Queenie is dying of throat cancer. This is her ‘story’ that parallels the author’s novel “The Unlikely Pilgrimage of Harold Fry.”
Queenie sends Harold a postcard and he in turn, rather than answering by writing, is coming to visit Queenie at her hospice care center. She decides to write a letter for Harold to read in case she dies before Harold actually arrives. Queenie needs his forgiveness for past actions toward his son David. For twenty years Queenie has lived with her guilt and opening up her past is a painful journey for her. One of the lessons that this book attempts to teach is learning that all of our life has value, even the sorrowful and the ‘bad’ parts.
The sad thing is that Queenie’s guilt was so unnecessary. But this is something that the reader can identify with, since we are often similarily flawed and tend to put ourselves through the same type of regrets that Queenie lives with. Queenie’s guilt is not easy to reconcile though, especially as she has allowed Harold’s son to rob her both financially and emotionally. David’s character was hard to empathise with as he is both selfish and irresponsible, but I also had to wonder why Harold continually enabled his son in his alcohol addiction, so furtively getting rid of the beer cans/bottles. But isn’t that also typical of the choices that are often made in real life; enabling those they love in their addictions, for whatever reason?
I read this book so fast, and enjoyed it. A few of the chapters seemed to be stuck in there just to add to the length of the book. There were a couple of chapters that didn’t seem necessary at all to the story. I had to wonder why the author had included them, as they seemed written just to manipulate the reader to a ‘politically-diversity-correct’ viewpoint and had nothing to do with either Queenie’s life or Harold’s. However, much of the book was very good and thought provoking. Death is a central issue in this novel and resolving past mistakes and choices becomes a major challenge for Queenie.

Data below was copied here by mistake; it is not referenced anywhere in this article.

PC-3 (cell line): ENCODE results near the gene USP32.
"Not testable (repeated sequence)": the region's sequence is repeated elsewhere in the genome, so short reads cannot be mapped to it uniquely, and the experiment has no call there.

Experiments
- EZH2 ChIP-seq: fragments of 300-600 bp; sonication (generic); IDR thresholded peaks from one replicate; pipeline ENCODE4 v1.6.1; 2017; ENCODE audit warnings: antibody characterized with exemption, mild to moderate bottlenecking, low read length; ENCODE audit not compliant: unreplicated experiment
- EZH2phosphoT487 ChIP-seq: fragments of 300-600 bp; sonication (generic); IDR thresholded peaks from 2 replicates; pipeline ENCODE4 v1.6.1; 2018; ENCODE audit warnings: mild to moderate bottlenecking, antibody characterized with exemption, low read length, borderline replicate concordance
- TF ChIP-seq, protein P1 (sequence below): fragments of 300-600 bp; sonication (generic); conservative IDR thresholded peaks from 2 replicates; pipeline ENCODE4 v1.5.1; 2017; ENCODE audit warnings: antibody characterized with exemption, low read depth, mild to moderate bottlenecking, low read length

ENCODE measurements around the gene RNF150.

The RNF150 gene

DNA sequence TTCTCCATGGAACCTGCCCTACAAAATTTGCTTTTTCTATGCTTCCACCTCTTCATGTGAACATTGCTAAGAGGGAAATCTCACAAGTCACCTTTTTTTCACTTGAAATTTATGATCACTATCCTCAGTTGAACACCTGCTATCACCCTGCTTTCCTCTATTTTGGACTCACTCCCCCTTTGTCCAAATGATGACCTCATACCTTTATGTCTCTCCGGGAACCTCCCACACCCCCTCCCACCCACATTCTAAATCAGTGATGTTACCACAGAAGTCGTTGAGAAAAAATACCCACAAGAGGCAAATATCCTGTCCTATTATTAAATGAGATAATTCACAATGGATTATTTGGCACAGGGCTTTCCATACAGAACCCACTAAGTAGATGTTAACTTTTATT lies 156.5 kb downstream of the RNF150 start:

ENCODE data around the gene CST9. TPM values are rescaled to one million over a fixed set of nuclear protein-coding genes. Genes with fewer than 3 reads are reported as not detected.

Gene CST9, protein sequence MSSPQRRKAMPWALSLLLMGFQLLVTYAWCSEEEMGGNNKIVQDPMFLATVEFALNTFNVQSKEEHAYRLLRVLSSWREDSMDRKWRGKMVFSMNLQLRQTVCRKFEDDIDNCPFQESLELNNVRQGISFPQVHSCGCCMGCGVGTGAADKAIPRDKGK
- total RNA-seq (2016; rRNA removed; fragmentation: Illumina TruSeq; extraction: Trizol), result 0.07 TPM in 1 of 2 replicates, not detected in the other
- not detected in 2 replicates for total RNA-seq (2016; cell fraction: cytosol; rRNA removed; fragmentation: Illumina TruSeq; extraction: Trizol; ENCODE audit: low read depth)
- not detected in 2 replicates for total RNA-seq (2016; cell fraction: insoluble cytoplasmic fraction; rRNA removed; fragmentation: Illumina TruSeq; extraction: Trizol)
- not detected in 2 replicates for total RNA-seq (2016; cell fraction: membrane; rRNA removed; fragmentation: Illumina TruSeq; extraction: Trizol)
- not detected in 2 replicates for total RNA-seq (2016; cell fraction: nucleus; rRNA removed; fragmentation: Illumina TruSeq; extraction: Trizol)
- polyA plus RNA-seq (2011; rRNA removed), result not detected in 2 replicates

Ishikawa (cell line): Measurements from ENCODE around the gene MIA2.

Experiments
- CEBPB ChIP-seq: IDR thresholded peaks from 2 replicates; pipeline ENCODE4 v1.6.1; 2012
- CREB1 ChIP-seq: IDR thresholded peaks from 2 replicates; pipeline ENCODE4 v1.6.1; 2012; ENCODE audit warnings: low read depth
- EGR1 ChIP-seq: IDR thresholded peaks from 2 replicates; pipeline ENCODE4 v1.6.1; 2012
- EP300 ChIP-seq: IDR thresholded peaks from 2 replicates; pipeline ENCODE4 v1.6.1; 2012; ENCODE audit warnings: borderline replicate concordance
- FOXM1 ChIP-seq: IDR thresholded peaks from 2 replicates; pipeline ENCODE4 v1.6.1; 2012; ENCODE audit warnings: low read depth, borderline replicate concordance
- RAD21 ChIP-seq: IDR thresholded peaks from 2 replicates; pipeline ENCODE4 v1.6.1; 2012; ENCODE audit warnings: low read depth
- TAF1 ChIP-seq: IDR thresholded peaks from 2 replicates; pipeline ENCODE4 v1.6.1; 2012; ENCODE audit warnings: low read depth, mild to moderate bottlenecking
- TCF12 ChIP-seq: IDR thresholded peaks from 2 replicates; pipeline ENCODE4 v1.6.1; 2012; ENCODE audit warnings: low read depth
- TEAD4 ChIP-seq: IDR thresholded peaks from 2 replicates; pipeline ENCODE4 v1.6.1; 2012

I loved reading about the sea garden Queenie creates to sublimate her disappointed love affair. I really appreciated the final analysis Queenie comes to, that Harold ultimately belongs to his family, and she was ok with that. The characters, especially those in hospice care, ring true and made me wonder if the author actually visited a home and interviewed the patients or whether they were they drawn from real life. Similarily, her depictions of life with a debilitating illness are also well-drawn and genuine.
“Look at the window, Queenie. What do you see?”
I wrote, clouds. I put, gray ones. I added, This is England. What do you expect?
She laughed. “But you also see sky.”
“The sky and the sun are always there. It’s the clouds that come and go. Stop holding on to yourself, and look at the world around you.”
I made a grunt. I was still feeling put out.
“You’re upset. You’re frightened. So what can you do? You can’t run anymore. Those days are over. You can’t make the problem beautiful by dancing. You can’t even prune it. Those days are over too. So the only thing left for you to do now is to stop trying to fix the problem.”
This novel does provoke some questions. Why, for instance, does a woman like Queenie, who has a degree in the Classics from Oxford, choose to remain with a simple clerical/accounting job at a brewery? why does she settle for a romance that she knows has no chance of ever progressing to commitment? and yet, the questions we ask as we read are secondary to the writing itself. One can just read this book for enjoyment and ignore the obvious, or one can discover a life lesson as they read; it’s really the choice the reader is allowed to discover on their own.